Tesla Inc. reduced the amount of hours it is producing Model S sedans and Model X crossovers, adding to concerns about demand for the electric-car maker’s higher-priced and more profitable vehicles. Shares dropped on the news.
CEO Elon Musk announced earlier this month that Tesla would stop accepting orders for the 75 kilowatt-hour version of the Model S or Model X starting Jan. 14. At that time, there was at least a $15,000 difference between the 75D and 100D versions for the two models.
“We recently announced that we are no longer taking orders for the 75 kWh version of Model S and X in order to streamline production and provide even more differentiation with Model 3,” Tesla said in an e-mail statement in response to an inquiry from Bloomberg News. “As a result of this change and because of improving efficiencies in our production lines, we have reduced Model S and X production hours accordingly.”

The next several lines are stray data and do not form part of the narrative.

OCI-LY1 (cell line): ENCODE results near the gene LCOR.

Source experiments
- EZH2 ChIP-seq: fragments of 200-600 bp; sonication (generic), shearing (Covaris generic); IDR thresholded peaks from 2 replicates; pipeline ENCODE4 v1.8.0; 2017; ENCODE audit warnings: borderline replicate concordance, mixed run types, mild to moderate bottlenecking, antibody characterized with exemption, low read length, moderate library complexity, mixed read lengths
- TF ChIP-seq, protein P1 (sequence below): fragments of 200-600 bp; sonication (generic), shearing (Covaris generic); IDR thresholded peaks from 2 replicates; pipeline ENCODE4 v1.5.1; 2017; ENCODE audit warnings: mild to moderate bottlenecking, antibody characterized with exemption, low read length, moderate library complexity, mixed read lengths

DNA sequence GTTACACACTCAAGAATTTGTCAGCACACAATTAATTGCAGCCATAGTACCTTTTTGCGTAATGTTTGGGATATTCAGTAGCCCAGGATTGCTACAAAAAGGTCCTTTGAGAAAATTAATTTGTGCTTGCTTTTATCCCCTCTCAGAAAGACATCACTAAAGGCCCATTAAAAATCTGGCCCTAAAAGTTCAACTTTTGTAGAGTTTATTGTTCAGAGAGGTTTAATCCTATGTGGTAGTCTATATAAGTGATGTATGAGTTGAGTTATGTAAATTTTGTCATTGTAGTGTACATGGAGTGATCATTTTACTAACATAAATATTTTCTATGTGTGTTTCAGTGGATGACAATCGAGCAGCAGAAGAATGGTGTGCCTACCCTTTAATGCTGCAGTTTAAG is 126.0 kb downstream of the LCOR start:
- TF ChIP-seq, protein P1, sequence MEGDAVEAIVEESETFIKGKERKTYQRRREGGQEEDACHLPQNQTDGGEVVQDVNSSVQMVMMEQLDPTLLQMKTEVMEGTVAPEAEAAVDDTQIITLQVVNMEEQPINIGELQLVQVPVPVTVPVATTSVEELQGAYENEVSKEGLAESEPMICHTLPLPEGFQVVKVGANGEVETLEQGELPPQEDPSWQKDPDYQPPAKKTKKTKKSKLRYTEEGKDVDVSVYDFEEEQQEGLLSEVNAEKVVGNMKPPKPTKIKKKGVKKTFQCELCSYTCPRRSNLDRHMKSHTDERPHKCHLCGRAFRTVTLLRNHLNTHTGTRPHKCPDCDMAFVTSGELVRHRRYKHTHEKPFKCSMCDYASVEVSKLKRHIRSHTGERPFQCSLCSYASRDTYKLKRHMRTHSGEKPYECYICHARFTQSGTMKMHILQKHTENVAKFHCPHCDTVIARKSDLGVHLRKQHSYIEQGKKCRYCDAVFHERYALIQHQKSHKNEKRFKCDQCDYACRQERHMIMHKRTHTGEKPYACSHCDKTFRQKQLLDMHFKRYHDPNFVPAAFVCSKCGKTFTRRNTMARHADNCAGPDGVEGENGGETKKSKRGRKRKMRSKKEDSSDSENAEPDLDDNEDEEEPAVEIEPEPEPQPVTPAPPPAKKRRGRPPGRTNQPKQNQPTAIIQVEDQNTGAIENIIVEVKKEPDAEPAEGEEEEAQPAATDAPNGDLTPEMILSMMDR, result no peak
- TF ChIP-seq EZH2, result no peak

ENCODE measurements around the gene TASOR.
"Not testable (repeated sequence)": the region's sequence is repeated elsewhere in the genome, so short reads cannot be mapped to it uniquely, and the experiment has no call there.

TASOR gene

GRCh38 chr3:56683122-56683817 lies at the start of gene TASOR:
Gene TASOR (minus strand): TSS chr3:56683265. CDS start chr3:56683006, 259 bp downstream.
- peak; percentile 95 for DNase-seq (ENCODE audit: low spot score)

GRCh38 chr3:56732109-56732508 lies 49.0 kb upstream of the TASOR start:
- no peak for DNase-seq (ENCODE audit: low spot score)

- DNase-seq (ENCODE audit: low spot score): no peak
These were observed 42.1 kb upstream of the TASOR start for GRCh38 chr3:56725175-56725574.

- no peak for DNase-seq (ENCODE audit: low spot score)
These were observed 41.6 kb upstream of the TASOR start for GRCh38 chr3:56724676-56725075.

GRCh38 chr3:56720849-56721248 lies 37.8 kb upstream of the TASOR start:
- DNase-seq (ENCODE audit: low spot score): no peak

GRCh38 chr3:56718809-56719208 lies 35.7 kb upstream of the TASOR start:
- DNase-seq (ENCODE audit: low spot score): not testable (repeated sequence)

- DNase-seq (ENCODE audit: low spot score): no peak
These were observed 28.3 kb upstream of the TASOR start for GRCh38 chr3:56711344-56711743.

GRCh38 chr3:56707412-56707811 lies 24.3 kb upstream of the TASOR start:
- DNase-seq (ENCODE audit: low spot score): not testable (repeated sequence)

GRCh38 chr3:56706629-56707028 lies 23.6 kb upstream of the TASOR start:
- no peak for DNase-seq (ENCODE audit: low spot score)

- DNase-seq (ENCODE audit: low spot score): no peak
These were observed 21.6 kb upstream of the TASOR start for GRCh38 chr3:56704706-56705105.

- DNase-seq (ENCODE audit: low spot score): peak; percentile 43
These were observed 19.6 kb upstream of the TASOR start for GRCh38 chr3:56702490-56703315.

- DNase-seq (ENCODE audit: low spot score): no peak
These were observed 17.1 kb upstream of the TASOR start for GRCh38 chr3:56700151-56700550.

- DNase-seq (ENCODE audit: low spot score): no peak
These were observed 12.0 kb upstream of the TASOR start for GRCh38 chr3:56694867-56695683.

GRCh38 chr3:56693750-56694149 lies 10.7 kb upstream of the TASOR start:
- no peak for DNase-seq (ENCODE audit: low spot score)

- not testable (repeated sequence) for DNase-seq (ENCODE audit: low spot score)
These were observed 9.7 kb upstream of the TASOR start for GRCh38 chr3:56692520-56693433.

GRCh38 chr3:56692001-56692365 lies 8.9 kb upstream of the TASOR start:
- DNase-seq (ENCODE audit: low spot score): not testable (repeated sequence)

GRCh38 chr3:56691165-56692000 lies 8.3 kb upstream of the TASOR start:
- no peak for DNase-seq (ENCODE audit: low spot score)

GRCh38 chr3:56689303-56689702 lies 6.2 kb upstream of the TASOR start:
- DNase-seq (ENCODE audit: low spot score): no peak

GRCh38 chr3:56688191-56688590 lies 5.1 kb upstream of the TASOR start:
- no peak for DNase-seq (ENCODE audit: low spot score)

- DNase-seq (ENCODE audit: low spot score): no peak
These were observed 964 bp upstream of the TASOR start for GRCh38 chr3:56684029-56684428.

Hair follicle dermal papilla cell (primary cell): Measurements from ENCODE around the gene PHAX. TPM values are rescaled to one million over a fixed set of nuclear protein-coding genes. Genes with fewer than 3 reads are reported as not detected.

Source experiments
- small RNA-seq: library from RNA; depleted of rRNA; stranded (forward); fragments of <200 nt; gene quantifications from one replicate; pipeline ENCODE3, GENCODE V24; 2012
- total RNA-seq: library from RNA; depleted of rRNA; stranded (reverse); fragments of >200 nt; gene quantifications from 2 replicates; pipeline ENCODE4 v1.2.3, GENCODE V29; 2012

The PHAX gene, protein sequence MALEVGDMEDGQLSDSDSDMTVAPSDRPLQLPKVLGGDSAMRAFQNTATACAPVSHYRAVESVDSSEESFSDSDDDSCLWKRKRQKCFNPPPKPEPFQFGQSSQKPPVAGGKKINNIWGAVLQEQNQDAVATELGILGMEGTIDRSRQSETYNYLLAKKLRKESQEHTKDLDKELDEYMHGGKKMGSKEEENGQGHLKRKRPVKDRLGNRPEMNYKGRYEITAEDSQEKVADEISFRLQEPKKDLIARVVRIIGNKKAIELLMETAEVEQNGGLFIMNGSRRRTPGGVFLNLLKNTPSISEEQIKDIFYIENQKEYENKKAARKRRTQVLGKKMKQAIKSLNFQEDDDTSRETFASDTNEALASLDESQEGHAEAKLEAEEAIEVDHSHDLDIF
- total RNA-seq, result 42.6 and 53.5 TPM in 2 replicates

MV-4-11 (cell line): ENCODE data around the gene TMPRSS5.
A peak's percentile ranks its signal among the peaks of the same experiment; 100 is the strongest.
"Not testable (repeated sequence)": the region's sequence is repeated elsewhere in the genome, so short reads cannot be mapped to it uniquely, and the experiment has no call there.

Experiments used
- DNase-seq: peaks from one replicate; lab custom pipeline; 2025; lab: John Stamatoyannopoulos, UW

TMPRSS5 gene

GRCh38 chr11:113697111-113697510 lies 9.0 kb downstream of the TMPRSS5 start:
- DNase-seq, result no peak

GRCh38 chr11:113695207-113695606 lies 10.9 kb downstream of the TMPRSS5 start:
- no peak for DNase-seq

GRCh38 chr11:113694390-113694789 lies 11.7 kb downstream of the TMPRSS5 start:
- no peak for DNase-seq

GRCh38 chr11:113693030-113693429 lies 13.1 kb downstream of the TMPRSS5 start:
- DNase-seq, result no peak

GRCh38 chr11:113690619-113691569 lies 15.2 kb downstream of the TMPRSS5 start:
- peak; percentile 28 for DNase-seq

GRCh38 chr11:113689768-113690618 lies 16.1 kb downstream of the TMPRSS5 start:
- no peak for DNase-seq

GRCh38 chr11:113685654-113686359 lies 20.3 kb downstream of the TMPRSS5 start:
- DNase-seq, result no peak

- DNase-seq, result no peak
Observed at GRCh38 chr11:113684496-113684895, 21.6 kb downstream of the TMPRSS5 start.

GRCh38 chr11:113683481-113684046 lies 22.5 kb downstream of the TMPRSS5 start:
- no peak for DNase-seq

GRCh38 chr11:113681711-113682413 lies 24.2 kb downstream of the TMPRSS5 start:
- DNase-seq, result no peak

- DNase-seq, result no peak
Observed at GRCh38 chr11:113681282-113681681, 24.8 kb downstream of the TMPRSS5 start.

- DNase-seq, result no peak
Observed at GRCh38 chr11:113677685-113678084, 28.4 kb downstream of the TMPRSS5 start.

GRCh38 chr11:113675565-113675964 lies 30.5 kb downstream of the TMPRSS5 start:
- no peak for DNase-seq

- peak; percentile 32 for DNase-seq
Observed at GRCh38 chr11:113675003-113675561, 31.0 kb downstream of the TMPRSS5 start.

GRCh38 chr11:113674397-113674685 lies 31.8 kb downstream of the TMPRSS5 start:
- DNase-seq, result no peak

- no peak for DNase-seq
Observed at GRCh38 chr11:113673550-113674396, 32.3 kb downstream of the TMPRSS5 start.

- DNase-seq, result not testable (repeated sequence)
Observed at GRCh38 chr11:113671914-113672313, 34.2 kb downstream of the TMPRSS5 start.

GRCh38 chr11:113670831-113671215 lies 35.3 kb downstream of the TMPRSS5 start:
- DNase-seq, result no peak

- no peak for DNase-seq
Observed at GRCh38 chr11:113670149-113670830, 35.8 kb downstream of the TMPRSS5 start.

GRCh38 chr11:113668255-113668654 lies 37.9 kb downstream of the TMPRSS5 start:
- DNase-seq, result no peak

The dialing back follows Musk’s announcement last week that Tesla would cut 7% of its workforce. The CEO said the dismissals are necessary because the company still makes vehicles that are too expensive for most people, and its profitability will come under pressure as deliveries of lower-priced Model 3 sedans ramp up.
Tesla shares dropped as much as 5.8% to $281.69 as of 1:25 p.m. Jan. 23 in New York trading. The stock is trading at the lowest intraday since Oct. 23.
Earlier this month, Tesla cut prices on all models by $2,000 to partially offset a reduction in the federal tax credit for its vehicles. Starting Jan. 1, the U.S. incentive dropped by half to $3,750, and it will drop to $1,875 from July 1 through the end of the year.